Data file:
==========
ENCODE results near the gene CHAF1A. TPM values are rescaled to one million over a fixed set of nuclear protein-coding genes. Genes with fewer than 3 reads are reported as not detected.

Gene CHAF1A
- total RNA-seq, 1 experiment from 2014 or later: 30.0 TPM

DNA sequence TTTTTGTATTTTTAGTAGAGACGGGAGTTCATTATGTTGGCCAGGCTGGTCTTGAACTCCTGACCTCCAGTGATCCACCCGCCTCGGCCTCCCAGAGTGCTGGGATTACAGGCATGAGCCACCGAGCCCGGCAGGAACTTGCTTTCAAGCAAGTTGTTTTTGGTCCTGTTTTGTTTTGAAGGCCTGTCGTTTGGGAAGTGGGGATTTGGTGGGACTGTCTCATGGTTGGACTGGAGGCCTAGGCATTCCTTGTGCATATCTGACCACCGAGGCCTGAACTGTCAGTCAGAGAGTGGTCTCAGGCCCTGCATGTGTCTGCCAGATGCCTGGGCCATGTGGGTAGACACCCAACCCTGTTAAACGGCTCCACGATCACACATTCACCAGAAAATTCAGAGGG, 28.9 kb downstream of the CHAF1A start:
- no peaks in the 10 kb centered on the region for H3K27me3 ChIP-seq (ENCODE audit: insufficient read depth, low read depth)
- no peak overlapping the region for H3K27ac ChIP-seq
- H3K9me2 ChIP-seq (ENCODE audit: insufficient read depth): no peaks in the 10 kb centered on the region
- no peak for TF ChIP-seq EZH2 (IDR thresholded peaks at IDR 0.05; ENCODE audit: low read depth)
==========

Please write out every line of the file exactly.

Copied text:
ENCODE results near the gene CHAF1A. TPM values are rescaled to one million over a fixed set of nuclear protein-coding genes. Genes with fewer than 3 reads are reported as not detected.

Gene CHAF1A
- total RNA-seq, 1 experiment from 2014 or later: 30.0 TPM

DNA sequence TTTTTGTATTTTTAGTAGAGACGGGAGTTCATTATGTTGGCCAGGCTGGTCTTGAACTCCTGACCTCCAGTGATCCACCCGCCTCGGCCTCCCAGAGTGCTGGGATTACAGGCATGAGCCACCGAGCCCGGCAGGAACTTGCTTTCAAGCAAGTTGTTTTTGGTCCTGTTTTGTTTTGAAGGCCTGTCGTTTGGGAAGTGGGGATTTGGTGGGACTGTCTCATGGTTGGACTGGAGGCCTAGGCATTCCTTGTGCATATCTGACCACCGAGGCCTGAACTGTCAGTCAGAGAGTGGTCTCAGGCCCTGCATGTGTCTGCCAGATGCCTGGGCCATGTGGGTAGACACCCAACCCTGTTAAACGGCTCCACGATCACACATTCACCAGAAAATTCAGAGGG, 28.9 kb downstream of the CHAF1A start:
- no peaks in the 10 kb centered on the region for H3K27me3 ChIP-seq (ENCODE audit: insufficient read depth, low read depth)
- no peak overlapping the region for H3K27ac ChIP-seq
- H3K9me2 ChIP-seq (ENCODE audit: insufficient read depth): no peaks in the 10 kb centered on the region
- no peak for TF ChIP-seq EZH2 (IDR thresholded peaks at IDR 0.05; ENCODE audit: low read depth)